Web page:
Andi Marquette offers up another satisfying slice of her space opera, Far Seek Chronicles, and The Edge of Rebellion unabashedly makes me feel like a kid again. It tells a compelling and exciting story of intrigue with solid characters, smart dialogue, best buddies, sexy women, and zooming space ships that whiz by shooting lasers that go “Pew! Pew! Pew!” A lot of readers will bypass books like this because they don’t take them seriously. But, here’s the thing: you don’t have to be a kid to feel like a kid, and books like this are all about having fun. Andi Marquette writes a grown up story with grown up themes, but she can still find a way to let her readers have fun and feel like kids. 

Book: The Daughter Star
Author: Susan Jane Bigelow
Publisher: Candlemark & Gleam

Freighter pilot Marta Grayline has a great life doing what she loves, a smoking hot military pilot girlfriend from a desirable sister planet, and an excuse to avoid her home planet, her sexist home country, and her overbearing parents. But it all begins to crumble when an illogical intrasystem war forces her employer to disband, and she is required to return to her home planet. Marta doesn’t belong in the world of her birth, and her parents do not support her profession or her choices.

Along with her youngest sister, Beth, Marta sneaks off and joins the Novan Emergency Fleet as a way to break free and return to her beloved space. However, Beth isn’t the same young woman she remembers. As Marta slowly begins to decipher the connection between her sister and the mysterious Abrax, she is forced to confront unexpected alien forces, overcome her internal doubts and fears, complete an ill-defined mission, and unravel centuries old lies, deceptions, and masterful illusions.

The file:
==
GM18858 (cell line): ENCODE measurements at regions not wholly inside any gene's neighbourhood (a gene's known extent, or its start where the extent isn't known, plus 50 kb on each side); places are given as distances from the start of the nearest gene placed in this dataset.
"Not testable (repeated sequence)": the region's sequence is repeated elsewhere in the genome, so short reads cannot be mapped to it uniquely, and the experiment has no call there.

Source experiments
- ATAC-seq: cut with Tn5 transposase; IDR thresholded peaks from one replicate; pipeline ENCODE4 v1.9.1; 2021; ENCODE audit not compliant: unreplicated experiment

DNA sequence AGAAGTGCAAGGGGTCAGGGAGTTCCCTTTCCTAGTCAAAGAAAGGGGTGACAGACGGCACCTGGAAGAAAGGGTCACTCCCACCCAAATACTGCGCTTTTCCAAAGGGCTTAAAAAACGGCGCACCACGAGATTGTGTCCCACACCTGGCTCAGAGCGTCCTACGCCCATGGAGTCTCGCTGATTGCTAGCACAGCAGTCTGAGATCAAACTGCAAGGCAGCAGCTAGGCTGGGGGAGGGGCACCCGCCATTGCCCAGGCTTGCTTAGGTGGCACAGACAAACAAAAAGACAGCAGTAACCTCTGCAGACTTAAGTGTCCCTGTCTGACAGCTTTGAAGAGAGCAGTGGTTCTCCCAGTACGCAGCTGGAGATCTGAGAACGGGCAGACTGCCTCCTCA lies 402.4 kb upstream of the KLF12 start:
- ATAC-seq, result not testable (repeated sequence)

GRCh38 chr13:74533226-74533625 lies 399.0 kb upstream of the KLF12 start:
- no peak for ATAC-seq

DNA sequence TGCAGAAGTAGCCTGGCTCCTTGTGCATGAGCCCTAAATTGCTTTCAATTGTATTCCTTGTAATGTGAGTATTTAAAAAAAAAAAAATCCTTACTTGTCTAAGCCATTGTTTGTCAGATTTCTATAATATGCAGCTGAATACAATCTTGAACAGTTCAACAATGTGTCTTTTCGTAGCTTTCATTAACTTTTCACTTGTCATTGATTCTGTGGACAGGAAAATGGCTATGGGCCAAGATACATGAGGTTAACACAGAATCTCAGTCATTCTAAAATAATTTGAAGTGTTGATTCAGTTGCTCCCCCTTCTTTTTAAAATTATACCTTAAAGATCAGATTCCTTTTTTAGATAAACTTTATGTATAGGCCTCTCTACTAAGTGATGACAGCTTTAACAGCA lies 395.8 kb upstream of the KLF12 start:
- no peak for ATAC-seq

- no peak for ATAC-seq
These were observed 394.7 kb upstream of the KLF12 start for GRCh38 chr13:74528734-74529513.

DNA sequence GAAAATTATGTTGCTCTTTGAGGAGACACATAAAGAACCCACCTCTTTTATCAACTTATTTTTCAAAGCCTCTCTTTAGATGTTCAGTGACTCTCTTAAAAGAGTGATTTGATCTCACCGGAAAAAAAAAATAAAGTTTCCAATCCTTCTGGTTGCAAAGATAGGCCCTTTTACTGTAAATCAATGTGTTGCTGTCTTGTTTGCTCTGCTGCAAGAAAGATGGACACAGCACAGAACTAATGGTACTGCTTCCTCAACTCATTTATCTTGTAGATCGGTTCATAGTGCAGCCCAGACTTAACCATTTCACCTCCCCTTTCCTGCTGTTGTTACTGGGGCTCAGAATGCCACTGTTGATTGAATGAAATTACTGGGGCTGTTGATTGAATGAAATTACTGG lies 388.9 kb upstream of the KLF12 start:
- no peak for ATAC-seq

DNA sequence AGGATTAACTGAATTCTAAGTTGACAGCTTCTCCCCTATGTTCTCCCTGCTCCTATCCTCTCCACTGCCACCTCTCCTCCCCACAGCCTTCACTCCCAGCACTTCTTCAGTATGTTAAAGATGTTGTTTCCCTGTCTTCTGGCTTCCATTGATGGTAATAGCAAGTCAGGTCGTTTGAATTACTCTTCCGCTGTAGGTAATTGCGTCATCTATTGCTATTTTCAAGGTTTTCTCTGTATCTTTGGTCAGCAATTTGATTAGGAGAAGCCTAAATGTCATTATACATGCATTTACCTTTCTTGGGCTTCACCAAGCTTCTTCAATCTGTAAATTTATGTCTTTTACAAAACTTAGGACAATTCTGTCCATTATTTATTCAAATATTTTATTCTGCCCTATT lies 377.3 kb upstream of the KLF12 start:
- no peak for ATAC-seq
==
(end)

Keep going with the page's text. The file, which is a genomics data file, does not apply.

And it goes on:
As a proprietress of Fantastika, Susan Jane Bigelow is unquestionably skilled at writing epic pieces full of mythic themes—The Daughter Star is a worthy example of her ability. She captures and maintains an honest sense of relationships, even as she writes characters who are nonconformists, and longing to have closer, deeper involvements.

The character of Marta is smart, sexy, interesting, and capable, but she is unable to truly appreciate and understand all that she has to offer. While her restrictive and uninspiring upbringing is partially to blame, so too is her overwhelming lack of self-confidence—an odd yet well-plotted personality trait for a highly capable pilot. Her relationship with her younger sister is multi-faceted, at times presenting mutual interest and engagement, and at others revealing self-absorption and non-confrontational tendencies—it is as if Marta cannot control the need to protect and shelter her younger sister any more than she can stop pushing away those that try to do the same for her.

While The Daughter Star starts out a bit slow, a necessary byproduct of character design and plot development, the pace accelerates into a speeding, taut story full of political, moral, intellectual, economic, environmental and societal metaphors relevant to myriad issues now facing mankind. Ms. Bigelow confronts a familiar dichotomy in the LGBT community by placing Marta, a lesbian who fears her family and home country knowing the truth, in a greater human and alien culture that accepts these relationships as part of societal norm. In essence, Marta has a foot in two disparate worlds, leaving her struggling to achieve and maintain a healthy balance.

Ultimately, The Daughter Star is an engaging story that leaves the reader much in the same position as Marta—unbalanced. While we get to know Marta, Beth, and the Abrax, we are never truly allowed to connect on an emotional level with any of them. Still, this is only the first book in a series, and it feels somehow intentional that we are not allowed to know more about the characters than they know about themselves. And, as a reviewer, I believe that readers who are patient and trust Ms. Bigelow to complete the journey she and her characters have started will be well rewarded when this series reaches its conclusion.

1 comment: